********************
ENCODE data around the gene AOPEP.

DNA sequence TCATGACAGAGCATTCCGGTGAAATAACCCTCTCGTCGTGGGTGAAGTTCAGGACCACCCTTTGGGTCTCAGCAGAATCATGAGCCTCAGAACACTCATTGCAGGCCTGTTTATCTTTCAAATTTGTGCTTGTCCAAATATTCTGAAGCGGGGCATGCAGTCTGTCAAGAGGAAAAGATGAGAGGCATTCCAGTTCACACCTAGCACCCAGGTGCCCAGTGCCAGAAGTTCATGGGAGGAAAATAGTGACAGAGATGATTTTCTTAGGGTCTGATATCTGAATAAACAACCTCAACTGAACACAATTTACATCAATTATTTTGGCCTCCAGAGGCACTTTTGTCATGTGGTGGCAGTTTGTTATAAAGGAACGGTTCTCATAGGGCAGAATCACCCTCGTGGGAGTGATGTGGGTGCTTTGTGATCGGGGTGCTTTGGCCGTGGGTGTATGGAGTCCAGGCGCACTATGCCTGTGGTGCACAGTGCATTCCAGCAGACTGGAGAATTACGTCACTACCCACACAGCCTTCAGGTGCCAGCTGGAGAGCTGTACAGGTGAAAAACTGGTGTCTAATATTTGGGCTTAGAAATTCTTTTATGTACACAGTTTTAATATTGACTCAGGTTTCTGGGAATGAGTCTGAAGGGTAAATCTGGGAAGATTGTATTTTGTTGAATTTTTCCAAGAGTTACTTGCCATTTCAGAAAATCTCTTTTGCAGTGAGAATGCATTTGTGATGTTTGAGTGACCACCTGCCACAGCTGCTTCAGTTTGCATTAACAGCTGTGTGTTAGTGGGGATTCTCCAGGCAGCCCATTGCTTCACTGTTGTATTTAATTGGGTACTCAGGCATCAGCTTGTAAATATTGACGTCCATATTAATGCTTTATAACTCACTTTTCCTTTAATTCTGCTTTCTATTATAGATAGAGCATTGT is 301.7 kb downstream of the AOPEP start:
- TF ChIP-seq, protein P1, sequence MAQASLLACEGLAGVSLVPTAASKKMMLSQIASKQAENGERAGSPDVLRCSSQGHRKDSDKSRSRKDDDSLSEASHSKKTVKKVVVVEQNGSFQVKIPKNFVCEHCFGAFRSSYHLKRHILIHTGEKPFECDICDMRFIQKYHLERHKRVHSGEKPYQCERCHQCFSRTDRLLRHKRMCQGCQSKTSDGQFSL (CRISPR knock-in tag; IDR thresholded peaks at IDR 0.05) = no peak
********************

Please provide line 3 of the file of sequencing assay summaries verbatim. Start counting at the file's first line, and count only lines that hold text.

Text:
- TF ChIP-seq, protein P1, sequence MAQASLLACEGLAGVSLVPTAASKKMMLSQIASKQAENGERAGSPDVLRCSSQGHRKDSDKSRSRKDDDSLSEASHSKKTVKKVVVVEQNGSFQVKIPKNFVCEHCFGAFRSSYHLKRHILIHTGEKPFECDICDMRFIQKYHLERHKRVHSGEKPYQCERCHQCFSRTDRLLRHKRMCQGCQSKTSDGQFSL (CRISPR knock-in tag; IDR thresholded peaks at IDR 0.05) = no peak